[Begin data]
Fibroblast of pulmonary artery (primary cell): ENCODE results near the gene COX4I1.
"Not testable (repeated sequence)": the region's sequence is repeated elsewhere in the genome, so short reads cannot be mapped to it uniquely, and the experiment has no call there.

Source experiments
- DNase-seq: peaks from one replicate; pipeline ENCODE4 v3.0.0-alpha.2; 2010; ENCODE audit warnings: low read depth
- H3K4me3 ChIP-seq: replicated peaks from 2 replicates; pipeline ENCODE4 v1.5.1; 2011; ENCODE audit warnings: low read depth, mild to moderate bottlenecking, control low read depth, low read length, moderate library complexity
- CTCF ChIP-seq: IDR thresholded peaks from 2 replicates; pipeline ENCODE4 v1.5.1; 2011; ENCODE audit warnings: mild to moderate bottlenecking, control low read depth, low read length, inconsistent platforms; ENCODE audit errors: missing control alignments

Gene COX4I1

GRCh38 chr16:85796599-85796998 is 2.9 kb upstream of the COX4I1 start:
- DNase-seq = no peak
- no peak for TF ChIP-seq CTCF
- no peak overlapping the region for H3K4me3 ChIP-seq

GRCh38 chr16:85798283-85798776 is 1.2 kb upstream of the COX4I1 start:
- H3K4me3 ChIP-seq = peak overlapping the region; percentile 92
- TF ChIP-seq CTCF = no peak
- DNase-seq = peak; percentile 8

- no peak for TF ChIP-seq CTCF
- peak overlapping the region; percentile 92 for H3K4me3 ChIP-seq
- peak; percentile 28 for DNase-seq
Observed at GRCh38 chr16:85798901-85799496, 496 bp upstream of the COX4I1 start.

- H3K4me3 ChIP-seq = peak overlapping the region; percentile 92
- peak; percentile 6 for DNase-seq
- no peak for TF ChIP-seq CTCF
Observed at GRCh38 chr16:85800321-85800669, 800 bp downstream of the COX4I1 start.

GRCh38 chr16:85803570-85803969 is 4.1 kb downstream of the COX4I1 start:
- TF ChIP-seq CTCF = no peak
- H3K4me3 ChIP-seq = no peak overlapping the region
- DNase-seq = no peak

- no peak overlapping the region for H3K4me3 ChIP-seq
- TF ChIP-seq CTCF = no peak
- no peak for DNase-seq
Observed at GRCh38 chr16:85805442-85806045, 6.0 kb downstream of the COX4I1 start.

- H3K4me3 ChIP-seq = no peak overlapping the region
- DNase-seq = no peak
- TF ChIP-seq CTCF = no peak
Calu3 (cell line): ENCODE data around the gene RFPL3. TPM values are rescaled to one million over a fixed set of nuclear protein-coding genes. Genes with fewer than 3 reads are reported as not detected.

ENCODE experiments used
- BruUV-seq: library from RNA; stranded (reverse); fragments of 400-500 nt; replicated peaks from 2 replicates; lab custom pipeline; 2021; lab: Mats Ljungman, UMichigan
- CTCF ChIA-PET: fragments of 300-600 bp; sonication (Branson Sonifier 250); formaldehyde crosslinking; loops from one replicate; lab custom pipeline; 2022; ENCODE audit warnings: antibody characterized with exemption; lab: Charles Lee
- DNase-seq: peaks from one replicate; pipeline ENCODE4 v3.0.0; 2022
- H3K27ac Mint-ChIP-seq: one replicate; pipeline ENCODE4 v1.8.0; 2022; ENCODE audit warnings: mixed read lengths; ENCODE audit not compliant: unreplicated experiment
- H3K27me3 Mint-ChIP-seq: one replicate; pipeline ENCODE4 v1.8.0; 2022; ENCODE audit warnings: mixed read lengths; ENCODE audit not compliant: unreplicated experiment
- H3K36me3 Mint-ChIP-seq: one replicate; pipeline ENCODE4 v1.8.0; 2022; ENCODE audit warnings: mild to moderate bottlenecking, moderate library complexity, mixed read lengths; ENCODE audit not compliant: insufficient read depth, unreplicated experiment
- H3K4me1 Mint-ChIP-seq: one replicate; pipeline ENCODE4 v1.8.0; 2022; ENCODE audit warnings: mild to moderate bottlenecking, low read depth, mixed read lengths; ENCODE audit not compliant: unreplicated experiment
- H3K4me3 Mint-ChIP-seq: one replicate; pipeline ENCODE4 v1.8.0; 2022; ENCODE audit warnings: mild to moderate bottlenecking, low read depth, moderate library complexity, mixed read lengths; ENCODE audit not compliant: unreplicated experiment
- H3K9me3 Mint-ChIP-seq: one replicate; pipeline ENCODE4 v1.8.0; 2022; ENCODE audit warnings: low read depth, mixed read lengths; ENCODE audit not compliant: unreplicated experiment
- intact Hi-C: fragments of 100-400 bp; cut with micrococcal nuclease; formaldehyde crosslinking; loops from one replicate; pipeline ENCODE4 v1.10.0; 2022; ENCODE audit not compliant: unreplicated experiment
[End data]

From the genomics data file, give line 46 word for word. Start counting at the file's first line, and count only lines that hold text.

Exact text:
- intact Hi-C: fragments of 100-400 bp; cut with micrococcal nuclease; formaldehyde crosslinking; loops from one replicate; pipeline ENCODE4 v1.10.0; 2022; ENCODE audit not compliant: unreplicated experiment